Sunday was Nobel day and Jeffrey, Michael, Michael, Kip, Barry, Rainer, Jaques, Joachim, Richard and Kazuo received the Nobel Prize. Surrounded by admiring and applauding women in beautiful dresses, dazzling jewellery, extravagant hairstyles and flattering necklines that show just the right amount, the media report on which of them sit at the same table as the King.
The fact that there are also competent researchers among the women will continue to be of secondary importance.
After an autumn with the landslide feminist campaign #MeToo, it feels especially irritating that not one of this year’s Nobel Prizes went to a women. So we are still part of this long drawn-out notion that women can take part in the Nobel context primarily as attractive things to look at, while it's only men who have made important discoveries.
This is nothing unusual; over the years it has been the rule rather than the exception that all the prize-winners are men. Is this because men’s research is so much better than women’s? No. The result of research does not change depending on the sex of the researcher. However, the attention surrounding research varies a lot depending on the sex of the researcher.
Above all, we see that male researchers get more research grants than their female counterparts. Men are also more likely to be made professors. It’s not acceptable to close one’s eyes to the importance the Nobel Prize has in drawing attention to science and research in the world, especially in Sweden. The absence of female prize-winners depends primarily on two things: partly on the fact women have fewer possibilities to be able to pursue advanced research and studies, and partly on the fact that women’s accomplishments and discoveries are overlooked, minimized, or completely forgotten.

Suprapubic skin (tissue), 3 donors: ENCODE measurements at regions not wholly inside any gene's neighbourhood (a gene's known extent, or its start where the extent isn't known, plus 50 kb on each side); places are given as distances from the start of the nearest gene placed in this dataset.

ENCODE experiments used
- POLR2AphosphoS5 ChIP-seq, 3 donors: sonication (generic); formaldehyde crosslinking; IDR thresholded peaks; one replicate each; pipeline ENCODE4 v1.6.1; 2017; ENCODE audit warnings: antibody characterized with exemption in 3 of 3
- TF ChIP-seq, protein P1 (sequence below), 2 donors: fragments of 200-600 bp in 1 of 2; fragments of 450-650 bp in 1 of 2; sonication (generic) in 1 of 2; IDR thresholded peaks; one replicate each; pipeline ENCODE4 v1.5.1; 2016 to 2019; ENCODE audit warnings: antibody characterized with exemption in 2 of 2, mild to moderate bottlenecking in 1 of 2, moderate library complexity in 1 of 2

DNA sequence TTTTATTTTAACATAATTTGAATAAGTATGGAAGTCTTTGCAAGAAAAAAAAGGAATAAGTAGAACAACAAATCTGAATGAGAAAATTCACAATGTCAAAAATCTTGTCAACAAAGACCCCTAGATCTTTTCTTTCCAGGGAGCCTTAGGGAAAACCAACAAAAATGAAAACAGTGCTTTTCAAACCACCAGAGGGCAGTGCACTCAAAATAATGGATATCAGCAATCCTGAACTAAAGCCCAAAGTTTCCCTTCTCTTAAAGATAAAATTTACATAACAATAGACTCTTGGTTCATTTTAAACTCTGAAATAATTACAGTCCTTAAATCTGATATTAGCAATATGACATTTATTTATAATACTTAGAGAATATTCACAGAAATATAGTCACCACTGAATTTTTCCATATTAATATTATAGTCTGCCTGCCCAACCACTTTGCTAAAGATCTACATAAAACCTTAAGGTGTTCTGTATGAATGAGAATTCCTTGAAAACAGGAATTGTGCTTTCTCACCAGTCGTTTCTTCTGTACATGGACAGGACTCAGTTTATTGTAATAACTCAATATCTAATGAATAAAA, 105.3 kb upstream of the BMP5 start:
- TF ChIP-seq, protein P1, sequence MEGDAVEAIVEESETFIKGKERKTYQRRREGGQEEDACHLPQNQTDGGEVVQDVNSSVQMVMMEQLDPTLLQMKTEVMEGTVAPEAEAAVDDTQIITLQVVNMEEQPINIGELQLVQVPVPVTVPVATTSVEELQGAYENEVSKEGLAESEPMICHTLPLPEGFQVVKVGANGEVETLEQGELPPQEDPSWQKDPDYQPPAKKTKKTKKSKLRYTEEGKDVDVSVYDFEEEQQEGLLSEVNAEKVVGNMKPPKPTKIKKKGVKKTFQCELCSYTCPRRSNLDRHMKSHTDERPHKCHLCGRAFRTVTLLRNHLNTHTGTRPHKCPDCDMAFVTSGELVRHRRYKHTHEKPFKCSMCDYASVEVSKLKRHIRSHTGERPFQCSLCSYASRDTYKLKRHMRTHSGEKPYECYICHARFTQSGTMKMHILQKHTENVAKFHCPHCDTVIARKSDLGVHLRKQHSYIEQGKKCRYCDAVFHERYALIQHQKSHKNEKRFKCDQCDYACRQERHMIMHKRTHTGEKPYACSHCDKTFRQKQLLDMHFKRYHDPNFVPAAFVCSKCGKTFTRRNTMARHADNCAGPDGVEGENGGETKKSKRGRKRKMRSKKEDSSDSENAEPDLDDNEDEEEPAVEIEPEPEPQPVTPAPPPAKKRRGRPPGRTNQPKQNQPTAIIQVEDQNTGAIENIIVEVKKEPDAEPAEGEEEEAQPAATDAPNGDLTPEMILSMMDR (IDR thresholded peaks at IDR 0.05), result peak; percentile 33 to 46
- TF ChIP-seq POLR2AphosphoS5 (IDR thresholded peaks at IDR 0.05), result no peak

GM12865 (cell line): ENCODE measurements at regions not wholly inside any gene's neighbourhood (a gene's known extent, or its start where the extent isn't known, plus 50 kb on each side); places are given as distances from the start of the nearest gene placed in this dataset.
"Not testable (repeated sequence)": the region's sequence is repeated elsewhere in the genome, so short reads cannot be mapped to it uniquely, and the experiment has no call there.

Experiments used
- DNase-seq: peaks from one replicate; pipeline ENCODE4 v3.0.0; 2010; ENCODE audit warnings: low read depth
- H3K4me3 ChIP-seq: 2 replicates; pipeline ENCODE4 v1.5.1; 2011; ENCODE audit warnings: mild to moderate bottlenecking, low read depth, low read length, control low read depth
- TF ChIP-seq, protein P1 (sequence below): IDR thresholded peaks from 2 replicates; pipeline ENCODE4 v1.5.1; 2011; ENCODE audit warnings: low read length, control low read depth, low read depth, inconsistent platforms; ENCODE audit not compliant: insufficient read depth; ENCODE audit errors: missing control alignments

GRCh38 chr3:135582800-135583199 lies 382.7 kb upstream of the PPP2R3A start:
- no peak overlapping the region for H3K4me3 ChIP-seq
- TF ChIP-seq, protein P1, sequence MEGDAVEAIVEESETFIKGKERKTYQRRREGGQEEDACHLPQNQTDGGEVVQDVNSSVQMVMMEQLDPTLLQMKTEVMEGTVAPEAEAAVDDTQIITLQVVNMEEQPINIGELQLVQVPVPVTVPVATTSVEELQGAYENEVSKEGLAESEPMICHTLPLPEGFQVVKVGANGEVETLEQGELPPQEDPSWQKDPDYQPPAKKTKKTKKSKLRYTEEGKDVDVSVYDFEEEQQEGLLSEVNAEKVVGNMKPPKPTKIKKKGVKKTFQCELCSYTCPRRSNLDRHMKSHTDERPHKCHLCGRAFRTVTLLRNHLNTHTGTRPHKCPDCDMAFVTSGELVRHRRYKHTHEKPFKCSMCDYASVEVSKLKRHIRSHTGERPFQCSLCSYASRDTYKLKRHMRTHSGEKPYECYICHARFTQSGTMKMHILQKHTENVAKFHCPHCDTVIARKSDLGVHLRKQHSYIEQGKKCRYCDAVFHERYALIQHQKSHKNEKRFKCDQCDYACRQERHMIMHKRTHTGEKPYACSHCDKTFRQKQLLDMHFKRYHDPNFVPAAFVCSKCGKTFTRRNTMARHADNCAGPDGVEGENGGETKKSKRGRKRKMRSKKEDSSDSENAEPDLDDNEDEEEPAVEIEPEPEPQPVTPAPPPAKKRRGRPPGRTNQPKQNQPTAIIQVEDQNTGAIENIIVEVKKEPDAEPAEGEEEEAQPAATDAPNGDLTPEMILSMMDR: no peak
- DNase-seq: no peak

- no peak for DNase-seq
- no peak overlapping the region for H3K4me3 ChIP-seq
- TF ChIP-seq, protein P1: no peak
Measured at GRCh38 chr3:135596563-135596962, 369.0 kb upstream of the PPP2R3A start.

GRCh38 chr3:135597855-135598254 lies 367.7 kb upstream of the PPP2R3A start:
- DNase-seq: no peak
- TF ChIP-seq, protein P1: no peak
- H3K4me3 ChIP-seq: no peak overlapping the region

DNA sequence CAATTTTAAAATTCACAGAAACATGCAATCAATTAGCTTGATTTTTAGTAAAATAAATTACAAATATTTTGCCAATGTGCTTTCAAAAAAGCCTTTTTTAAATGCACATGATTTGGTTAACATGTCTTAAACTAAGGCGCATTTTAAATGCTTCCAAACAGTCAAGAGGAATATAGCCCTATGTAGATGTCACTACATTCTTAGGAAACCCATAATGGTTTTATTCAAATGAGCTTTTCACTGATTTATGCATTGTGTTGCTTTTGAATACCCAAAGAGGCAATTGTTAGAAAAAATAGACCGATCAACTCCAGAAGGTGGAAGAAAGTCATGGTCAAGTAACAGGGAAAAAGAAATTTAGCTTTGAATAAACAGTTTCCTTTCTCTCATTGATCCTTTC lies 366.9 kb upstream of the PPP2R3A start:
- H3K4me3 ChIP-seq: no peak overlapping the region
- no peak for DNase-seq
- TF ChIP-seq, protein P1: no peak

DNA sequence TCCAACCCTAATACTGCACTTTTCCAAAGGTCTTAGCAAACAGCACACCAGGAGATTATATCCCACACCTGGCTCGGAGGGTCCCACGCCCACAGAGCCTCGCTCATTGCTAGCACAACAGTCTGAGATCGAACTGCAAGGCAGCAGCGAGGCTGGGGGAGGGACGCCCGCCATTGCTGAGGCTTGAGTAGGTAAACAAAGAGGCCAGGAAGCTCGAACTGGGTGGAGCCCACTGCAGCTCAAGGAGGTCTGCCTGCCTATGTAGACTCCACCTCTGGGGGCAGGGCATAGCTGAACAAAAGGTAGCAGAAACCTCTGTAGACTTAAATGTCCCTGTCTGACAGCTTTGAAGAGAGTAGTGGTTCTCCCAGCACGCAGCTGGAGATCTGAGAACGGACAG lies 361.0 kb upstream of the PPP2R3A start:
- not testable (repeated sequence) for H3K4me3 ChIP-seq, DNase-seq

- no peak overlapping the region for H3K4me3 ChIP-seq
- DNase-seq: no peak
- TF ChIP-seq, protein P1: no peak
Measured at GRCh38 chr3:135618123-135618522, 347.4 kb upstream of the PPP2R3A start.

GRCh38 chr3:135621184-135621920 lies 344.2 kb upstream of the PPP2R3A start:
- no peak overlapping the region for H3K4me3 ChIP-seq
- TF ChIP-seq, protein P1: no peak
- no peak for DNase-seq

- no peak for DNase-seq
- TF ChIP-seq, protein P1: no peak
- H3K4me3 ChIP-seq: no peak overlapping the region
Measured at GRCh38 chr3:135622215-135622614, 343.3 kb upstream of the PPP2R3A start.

The dance floor at the Nobel Banquet. Photo: Fredrik Sandberg/TT
The Left Party is a feminist party. Therefore, we see the problem with so few women receiving the Nobel Prize and we have suggestions for how we can do something about it. Already in school, textbooks need to be revised; more notable women researchers, both contemporary and historic, should be highlighted to break the existing norms and prejudices early on.
When it comes to the distribution of state research grants, we want a goal to be introduced, that no more than half should go to male researchers. We also want the introduction of an equality bonus for educational institutions to encourage a more equal gender distribution in research and academies.
There is also a lot to do to rectify inequality in Sweden’s universities and colleges. Students choose training positions based on stereotypical patterns of gender roles. Research grants are awarded to a higher extent to men than to women.
Last year, the Swedish Research Council granted applications from almost double as many men as women, and even if you take into account the fact that men made more applications, a greater proportion of them were approved than of the applications made by women.
It’s not only about the opportunity to carry out research, but also about noticing the women who do it. The Times Higher Education carried out a survey among 50 former Nobel Prize winners this year. They noted that many of the prize-winners said it was a problem that so few women had won the prize. Many of them believes it’s due to the fact that women’s research accomplishments have been underestimated. Nearly two thirds of them said that their own prize was devalued in some way by the fact that so few women had won the prize.
That’s why we need a change; we need to have more women researchers, who should get half of research grants. We need more women professors and above all more female Nobel Prize winners.